The Mercenary’s key ‘settling of accounts’ showdown also owes much to Leone’s films. Set in a circular bullring, Kowalski oversees a fair gunfight between Paco and Curly, who use rifles rather than pistols. Kowalski’s supervisory duties here do bring to mind Monco’s (Clint Eastwood) supervision of the final gunfight between Colonel Mortimer (Lee Van Cleef) and Indio (Gian Maria Volonte) in Leone’s For a Few Dollars More (1965).
However, Corbucci clearly had the final shootout from The Good, the Bad and the Ugly in mind when staging The Mercenary’s iconic duel. Extreme long shots that show the three protagonists moving into a triangular configuration cut straight to close-ups and extreme close-ups of their faces Leone-style while Morricone and Nicolai’s superb music serves to amplify Paco’s mournful expressions of worry and Curly’s giddy expressions of psychopathic anticipation. This quite superb sequence isn’t quite as protracted as the Sad Hill cemetery shootout from The Good, the Bad and the Ugly but it does sport a novel punch line that Quentin Tarantino would go on to appropriate for a key scene in Django Unchained (2012).
In the BBC documentary Viva Leone! (1989), Christopher Frayling noted how the characters in Leone’s films are sometimes somehow unaware of what’s happening within the diegetic world that lies immediately outside of the film frame that they occupy. This can result in the objects or people that enter a shot from the edges of the frame taking the characters by surprise, even though they should technically have been within the characters’ lines of sight or detected by their other senses. A good example occurs when Blondie and Tuco are captured by the Union troops towards the end of The Good, the Bad and the Ugly. Tuco almost walks straight onto the raised bayonets that suddenly enter the foot of the frame to appear directly in front of him.
Corbucci adopts a similar approach here for Kowalski’s grand entrance. Thanks to the novel use of a mirror and a judicious zoom in, Kowalski has the power to reach his arm into a shot from off camera and unexpectedly strike a match on the ear of one of Curly’s underlings, Studs (Franco Ressel of Sabata ), who is running a crooked craps table. Studs only becomes aware of what is happening when the ignited match is in the process of being withdrawn from his ear. The subsequent pan and zoom out prompts an impressively disorientating effect within the shot that ultimately ensures that the spectator winds up focused on Kowalski.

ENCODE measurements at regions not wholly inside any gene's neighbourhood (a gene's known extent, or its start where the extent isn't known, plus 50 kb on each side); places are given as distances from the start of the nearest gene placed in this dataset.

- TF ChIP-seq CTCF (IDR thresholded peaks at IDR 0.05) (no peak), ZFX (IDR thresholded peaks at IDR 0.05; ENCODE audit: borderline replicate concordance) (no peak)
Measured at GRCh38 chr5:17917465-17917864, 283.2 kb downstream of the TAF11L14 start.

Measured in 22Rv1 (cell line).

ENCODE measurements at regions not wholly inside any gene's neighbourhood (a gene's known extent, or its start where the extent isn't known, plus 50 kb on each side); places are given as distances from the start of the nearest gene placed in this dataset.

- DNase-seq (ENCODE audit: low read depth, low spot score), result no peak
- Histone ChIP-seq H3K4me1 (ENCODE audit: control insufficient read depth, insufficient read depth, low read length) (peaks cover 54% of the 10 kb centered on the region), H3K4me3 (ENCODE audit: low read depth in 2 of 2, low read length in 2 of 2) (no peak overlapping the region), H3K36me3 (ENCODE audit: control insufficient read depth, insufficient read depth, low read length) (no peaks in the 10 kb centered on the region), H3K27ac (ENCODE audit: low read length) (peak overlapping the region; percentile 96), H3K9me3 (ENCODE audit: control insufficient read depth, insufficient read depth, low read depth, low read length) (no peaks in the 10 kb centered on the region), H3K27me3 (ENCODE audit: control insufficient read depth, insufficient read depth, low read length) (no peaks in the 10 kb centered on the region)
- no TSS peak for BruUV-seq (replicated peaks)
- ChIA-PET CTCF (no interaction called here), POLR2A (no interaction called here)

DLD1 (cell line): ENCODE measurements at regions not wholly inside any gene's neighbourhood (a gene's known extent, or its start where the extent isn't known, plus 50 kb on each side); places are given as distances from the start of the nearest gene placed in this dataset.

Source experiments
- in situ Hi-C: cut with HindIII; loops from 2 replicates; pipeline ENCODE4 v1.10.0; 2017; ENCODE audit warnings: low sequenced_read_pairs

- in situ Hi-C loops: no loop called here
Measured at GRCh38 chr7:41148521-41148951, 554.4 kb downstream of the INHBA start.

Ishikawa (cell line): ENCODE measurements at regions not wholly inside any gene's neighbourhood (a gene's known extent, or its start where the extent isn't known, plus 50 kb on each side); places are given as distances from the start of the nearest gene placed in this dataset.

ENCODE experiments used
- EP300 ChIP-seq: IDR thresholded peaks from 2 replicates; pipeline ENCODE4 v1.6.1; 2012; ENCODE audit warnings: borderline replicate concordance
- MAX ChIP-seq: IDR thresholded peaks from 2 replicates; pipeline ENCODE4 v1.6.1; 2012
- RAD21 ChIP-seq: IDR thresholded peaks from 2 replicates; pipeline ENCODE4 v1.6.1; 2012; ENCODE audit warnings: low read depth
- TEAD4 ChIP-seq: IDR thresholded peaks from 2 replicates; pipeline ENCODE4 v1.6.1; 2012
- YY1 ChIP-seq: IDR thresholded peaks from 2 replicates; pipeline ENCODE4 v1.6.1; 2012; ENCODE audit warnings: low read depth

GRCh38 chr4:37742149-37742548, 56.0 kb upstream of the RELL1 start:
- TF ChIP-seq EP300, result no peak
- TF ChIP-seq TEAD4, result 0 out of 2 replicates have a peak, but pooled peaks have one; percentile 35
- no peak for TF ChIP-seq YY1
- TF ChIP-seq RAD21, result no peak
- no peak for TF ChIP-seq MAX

Speaking of zooms, there are the requisite zoom shots that both the genre’s stylistic palette and Corbucci’s auteurist traits demand but the ever-dependable Spanish cinematographer Alejandro Ulloa skilfully places these shots within what is generally stylish and aesthetically pleasing coverage of the film’s action.
One interesting approach here is the way in which Curly immediately moves away from a crime scene just as soon as he’s given his henchmen the order to commit an act of violence. Rather than focusing on the bloodshed, Corbucci has Ulloa’s camera follow Curly instead. This choreography plays like a handy metaphor for the way in which the powerful are often able to distance themselves from the abuses for which they are directly responsible. Interestingly, a similar approach becomes apparent when Paco is elevated to the status of a bone fide revolutionary leader. Those who are on the receiving end of his judicial pronouncements are taken away by foot soldiers and dealt with at a distance off camera too.
The Mercenary’s big budget can be seen onscreen on a number of levels and, again, comparisons to The Good, the Bad and the Ugly are prompted. There are some great sets, stylish costumes and well-observed background details here. In the same way that Leone’s film features incidental but well-observed occurrences that serve to remind the viewer of its Civil War setting, such as the presence of Union execution squads shooting spies and traitors, The Mercenary features incidental occurrences that serve to remind the viewer of its Mexican revolution setting, such as the presence of Federale execution squads shooting peons and revolutionaries.
The Mercenary doesn’t feature a set piece that is as grand in scale as the Battle for Langstone Bridge sequence found in The Good, the Bad and the Ugly but Corbucci does get to present two pretty well executed large-scale battles between Paco’s men and Garcia’s troops. The first is distinguished by the presence of a period car that Kowalski attaches a machine gun to while the second has Garcia employing a biplane and a raft of heavy artillery to besiege the town where Paco and company are holed up.